Getting the balance between description and action in your story can be a juggling act.

Too Much Description

Readers need some description, to be able to truly engage with the characters and their actions, but if there is too much flowery prose, readers can lose interest in the plot. Action can become stilted as the flow of the story slows down.

Too Little

If, on the other hand, if you don’t have enough description, readers’ ‘view’ may be limited and they may find it difficult to engage with the story. They may even be asking themselves where the action is taking place – are there people around, or not? Which room in the house are we supposed to be in? Is it summer or winter?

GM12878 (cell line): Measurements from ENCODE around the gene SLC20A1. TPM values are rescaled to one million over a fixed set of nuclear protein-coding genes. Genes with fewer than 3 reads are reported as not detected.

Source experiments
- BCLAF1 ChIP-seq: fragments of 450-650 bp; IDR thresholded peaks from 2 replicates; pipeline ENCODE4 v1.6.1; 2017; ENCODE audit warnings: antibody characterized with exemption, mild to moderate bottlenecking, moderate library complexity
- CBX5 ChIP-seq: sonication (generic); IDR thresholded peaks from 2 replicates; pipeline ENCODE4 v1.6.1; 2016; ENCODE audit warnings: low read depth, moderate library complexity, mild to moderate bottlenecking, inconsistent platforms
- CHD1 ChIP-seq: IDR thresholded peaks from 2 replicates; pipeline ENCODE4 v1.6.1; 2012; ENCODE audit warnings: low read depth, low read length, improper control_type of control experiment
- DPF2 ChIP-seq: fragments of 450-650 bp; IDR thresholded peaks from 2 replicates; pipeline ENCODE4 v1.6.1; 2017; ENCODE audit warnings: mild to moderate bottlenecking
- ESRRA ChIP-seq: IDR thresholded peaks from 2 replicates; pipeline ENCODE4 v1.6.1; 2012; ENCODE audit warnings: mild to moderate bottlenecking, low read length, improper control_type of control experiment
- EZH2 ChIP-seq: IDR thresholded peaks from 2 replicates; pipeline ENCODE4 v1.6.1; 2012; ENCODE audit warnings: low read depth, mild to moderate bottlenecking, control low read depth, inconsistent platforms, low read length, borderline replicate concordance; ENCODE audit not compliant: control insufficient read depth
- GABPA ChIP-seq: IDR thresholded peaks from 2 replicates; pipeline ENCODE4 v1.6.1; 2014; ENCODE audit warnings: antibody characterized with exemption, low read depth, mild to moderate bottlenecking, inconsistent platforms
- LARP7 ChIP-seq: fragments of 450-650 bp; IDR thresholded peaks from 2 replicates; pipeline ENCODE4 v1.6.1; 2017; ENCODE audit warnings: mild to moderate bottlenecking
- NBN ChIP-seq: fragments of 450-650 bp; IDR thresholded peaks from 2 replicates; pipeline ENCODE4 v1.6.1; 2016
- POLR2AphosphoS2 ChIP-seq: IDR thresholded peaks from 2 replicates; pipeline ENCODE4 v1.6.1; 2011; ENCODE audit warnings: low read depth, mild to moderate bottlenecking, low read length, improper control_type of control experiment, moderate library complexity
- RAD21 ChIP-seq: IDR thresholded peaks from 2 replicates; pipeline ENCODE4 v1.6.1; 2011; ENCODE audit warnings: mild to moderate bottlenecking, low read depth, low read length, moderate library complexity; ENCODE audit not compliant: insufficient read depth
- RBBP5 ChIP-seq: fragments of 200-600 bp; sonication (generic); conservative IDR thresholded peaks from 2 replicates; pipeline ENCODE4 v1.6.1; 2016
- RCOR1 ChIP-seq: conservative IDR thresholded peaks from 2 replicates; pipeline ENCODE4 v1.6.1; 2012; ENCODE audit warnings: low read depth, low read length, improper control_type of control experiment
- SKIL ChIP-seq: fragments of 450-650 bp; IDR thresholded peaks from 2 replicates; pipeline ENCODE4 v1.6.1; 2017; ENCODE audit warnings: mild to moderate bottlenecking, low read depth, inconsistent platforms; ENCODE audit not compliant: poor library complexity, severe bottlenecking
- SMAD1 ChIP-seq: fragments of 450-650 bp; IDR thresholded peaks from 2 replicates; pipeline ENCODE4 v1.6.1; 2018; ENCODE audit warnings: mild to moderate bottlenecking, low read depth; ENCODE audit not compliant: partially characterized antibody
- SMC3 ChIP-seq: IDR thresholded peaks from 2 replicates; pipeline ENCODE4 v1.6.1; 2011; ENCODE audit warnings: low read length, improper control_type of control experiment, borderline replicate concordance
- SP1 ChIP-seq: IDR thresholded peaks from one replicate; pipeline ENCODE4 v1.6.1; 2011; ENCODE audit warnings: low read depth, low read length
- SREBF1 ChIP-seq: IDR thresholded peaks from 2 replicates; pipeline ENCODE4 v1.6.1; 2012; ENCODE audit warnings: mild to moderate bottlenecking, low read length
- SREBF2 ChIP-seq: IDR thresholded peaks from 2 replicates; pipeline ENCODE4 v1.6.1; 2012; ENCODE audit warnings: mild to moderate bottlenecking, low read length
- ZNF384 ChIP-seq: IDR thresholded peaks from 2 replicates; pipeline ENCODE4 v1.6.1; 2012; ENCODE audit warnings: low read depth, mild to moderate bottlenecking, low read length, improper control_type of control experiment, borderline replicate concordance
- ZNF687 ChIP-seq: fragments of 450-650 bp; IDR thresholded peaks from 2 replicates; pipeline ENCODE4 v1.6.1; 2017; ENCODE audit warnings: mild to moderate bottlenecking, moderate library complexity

You definitely want your readers to see your scenes so clearly that they are right there with you, in the thick of it all.

view through the window

So how much is too much, and how do we get the balance right?

Writing is art, not science, so there is no exact formula, but here are some pointers:

1. Remember that your readers have imaginations. You don’t have to describe everything. 🙂
2. Describe with emotions as well physical description, so you are adding atmosphere (Two for one – it’s a bargain!).
3. Make your description work along with the action, keeping in mind the pace of your story. If your characters are running from a foe, a simple description of the surroundings is all we need. When they have found shelter in a cave, it would be nice to know what the cave looks like, as there is time for your characters to look round.

Janet WilsonTrust that helps! Enjoy your writing – you can do it, but remember, there’s always something new to learn . . .


P.S. Last call to join this month’s Membership Programme, which you can trial FREE. This month we are looking at Imagination. More information here.

Descriptions: the Balancing Act
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